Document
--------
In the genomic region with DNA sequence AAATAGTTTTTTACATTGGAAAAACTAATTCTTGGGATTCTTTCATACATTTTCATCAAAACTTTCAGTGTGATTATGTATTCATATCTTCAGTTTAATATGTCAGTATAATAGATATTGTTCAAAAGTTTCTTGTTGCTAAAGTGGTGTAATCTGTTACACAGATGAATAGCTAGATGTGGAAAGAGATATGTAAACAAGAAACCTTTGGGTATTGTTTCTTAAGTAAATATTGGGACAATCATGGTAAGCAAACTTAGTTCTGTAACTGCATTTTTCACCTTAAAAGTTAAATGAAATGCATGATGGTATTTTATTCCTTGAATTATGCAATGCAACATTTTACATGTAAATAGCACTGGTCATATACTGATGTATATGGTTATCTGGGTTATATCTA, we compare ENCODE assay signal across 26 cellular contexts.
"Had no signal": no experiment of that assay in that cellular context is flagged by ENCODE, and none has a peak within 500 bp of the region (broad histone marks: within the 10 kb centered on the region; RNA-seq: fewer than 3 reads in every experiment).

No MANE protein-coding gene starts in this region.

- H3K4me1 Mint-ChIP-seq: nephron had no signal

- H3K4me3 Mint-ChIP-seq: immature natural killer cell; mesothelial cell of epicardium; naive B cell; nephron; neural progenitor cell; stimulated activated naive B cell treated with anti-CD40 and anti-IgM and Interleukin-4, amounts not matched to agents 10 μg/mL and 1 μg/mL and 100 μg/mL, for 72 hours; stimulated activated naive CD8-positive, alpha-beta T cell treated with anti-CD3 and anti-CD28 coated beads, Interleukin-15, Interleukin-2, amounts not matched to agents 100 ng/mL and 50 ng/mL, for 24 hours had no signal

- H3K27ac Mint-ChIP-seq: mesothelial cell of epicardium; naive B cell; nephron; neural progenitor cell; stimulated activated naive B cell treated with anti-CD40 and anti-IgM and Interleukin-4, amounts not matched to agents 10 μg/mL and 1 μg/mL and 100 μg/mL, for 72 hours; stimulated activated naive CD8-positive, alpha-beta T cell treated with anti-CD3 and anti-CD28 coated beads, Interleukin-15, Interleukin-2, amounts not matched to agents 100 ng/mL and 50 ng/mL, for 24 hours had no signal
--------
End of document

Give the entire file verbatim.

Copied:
In the genomic region with DNA sequence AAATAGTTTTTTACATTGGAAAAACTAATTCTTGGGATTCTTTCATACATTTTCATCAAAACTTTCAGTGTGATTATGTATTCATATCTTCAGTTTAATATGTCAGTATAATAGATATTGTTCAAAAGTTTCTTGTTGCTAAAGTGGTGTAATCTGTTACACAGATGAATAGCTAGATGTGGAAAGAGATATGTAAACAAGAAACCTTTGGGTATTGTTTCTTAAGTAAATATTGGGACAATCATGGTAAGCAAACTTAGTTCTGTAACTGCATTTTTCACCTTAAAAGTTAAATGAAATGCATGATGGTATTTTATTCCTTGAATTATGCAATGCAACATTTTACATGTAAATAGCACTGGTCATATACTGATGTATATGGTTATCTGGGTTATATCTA, we compare ENCODE assay signal across 26 cellular contexts.
"Had no signal": no experiment of that assay in that cellular context is flagged by ENCODE, and none has a peak within 500 bp of the region (broad histone marks: within the 10 kb centered on the region; RNA-seq: fewer than 3 reads in every experiment).

No MANE protein-coding gene starts in this region.

- H3K4me1 Mint-ChIP-seq: nephron had no signal

- H3K4me3 Mint-ChIP-seq: immature natural killer cell; mesothelial cell of epicardium; naive B cell; nephron; neural progenitor cell; stimulated activated naive B cell treated with anti-CD40 and anti-IgM and Interleukin-4, amounts not matched to agents 10 μg/mL and 1 μg/mL and 100 μg/mL, for 72 hours; stimulated activated naive CD8-positive, alpha-beta T cell treated with anti-CD3 and anti-CD28 coated beads, Interleukin-15, Interleukin-2, amounts not matched to agents 100 ng/mL and 50 ng/mL, for 24 hours had no signal

- H3K27ac Mint-ChIP-seq: mesothelial cell of epicardium; naive B cell; nephron; neural progenitor cell; stimulated activated naive B cell treated with anti-CD40 and anti-IgM and Interleukin-4, amounts not matched to agents 10 μg/mL and 1 μg/mL and 100 μg/mL, for 72 hours; stimulated activated naive CD8-positive, alpha-beta T cell treated with anti-CD3 and anti-CD28 coated beads, Interleukin-15, Interleukin-2, amounts not matched to agents 100 ng/mL and 50 ng/mL, for 24 hours had no signal